Jul 102015
 

In the Spotlight showcases a cross-section of an artist’s cover work. View past installments, then post suggestions for future picks in the comments!

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It’s hard to believe, but Flood, the breakthrough third album by They Might Be Giants, was released over a quarter of a century ago. Even harder to believe: John Flansburgh and John Linnell, the founders of the band, were only just getting started. They’ve since released another three dozen albums (counting compilations and live albums), won two Grammys, performed the theme songs for both Malcolm in the Middle and The Daily Show with Jon Stewart, released the very first all-MP3 album by a major-label band (1999’s Long Tall Weekend), seen three of their children’s albums go gold, and sold more than four million records. Oh, and we can’t forget their pioneering Dial-A-Song phone line.

Yes, the two Johns know their stuff – and it shouldn’t be surprising that they know their cover songs as well. One of their signature songs is “Istanbul (Not Constantinople),” and it’s a good bet many of their fans don’t know that the Four Lads sang it first, in 1953. They’re not half bad on a few others, too…
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May 162012
 

They Say It’s Your Birthday celebrates an artist’s special day with other people singing his or her songs. Let others do the work for a while. Happy birthday!

If anybody deserves to be described as “X years young,” it’s Jonathan Richman, who’s been in this world for 61 years as of today. Robert Christgau famously called him “an almost powerless case of arrested development,” but that was before he wrote songs like “The Girl Stands Up To Me Now,” “Let Her Go Into The Darkness,” and “That Summer Feeling,” all of which have true maturity without ever giving up Richman’s trademark unaffected wide-eyed stance. Long after he made an undeniable impact on the rock world with the Modern Lovers, Richman’s become an acoustic troubadour, criss-crossing the country with his musical tales, and has won a fervid following doing so – when he appeared as the Greek chorus of There’s Something About Mary, his fans didn’t think of him as selling out, but congratulated the world on buying in. His is truly a birthday worth celebrating – we’re doing so with the following covers… Continue reading »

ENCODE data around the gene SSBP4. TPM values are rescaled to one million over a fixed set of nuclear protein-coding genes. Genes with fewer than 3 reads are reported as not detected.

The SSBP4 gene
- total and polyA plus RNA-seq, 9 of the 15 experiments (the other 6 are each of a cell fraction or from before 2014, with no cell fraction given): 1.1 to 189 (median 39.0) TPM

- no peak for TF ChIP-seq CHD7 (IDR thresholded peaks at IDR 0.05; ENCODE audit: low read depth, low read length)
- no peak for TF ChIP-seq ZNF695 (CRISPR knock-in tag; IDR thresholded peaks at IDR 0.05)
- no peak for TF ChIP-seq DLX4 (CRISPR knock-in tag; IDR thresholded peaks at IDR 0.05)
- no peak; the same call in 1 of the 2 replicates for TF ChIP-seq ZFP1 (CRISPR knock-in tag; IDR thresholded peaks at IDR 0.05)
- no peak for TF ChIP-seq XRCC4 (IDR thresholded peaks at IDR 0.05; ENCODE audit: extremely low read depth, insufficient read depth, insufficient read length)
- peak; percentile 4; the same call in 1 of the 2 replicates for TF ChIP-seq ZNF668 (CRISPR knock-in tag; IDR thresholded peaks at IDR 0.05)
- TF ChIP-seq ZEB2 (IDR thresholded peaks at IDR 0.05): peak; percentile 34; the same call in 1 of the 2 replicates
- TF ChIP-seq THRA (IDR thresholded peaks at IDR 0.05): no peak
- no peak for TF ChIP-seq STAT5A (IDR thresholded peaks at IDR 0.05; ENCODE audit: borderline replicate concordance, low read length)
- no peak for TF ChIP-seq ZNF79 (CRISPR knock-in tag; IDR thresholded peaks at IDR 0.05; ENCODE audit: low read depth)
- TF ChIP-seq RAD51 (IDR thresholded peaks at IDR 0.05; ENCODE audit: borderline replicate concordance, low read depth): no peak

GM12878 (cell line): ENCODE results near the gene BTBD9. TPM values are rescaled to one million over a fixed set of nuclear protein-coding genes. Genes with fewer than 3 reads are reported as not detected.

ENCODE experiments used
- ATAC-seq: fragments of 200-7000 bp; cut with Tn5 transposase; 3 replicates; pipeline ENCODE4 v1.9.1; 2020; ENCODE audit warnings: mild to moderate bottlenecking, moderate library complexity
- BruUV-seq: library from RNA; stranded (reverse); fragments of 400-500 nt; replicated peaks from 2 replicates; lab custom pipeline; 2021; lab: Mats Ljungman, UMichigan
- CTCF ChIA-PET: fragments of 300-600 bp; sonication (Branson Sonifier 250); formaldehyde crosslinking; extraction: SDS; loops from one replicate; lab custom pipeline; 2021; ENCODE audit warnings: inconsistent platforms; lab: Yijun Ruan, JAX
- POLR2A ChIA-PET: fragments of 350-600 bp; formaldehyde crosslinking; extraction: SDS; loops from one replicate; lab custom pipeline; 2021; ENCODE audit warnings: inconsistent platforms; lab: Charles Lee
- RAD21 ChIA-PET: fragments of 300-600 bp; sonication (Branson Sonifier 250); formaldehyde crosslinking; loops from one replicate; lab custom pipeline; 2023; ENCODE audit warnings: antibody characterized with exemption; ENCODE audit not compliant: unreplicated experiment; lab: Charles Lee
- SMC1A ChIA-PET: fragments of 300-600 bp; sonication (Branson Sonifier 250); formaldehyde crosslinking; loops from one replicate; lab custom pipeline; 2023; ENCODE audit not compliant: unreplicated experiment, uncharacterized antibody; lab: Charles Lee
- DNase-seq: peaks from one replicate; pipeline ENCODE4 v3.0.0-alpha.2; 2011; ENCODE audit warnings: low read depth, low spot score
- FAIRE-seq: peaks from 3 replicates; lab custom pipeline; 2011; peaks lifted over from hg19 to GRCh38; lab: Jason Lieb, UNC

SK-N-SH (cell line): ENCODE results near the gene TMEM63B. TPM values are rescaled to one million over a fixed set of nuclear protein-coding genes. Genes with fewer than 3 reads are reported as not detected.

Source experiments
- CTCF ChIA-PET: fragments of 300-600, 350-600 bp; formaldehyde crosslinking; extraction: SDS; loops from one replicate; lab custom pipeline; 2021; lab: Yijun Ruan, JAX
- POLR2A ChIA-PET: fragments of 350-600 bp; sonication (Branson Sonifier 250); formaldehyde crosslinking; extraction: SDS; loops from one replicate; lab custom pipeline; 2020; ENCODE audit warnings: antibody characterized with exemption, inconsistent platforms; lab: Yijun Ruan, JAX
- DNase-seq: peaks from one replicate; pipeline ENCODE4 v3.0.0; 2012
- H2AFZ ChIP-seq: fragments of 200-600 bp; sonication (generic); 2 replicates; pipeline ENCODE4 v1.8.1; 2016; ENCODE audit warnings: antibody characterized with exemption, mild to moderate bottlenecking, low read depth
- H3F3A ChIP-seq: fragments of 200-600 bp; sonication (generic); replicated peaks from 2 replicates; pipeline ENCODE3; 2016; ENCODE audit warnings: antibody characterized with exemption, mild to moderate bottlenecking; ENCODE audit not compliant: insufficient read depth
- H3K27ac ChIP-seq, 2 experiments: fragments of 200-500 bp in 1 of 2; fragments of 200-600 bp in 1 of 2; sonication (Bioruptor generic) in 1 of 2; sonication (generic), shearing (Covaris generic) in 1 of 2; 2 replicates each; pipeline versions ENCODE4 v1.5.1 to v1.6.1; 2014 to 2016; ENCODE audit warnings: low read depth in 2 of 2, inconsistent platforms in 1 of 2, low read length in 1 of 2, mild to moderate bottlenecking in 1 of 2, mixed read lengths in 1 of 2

Apr 192011
 

Live Collection brings together every live cover we can find from an artist. And we find a lot.

Over the past decade, Portland quintet the Decemberists have gone from indie darlings to indie darlings with a number-one album. This year’s The King is Dead took the band to new levels of commercial success, shining some national attention on a band whose name was once known only to the chamber pop-obsessed and English majors. It may not be too unfounded to compare this band’s story to that of R.E.M.’s in the ‘80s; in fact, given the unabashed fandom they display on The King is Dead, that’s a comparison they’d probably happily invite.

The collection of covers crooned by the Decemberists mostly betrays their too-cool-for-school nature. They seem to have hit all the requisites that prove you listened to hip music in the ’80s – the Velvet Underground, the Smiths, Echo & the Bunnymen, etc. However, there’s a few genuine surprises here. Embarrassing reading of the Outfield‘s “Your Love” notwithstanding, there’s some real pleasure to be had in the band’s delight at ripping into Heart‘s “Crazy on You,” or in their surprisingly earnest rendition of Bad Company‘s “Feel Like Making Love.” Band leader Colin Meloy also turns in an intimate, slowed-down version of Cheap Trick‘s “Summer Girls” to great effect. Even the band’s usual bombast makes itself known in the 16-minute epic of Pink Floyd‘s “Echoes.” Continue reading »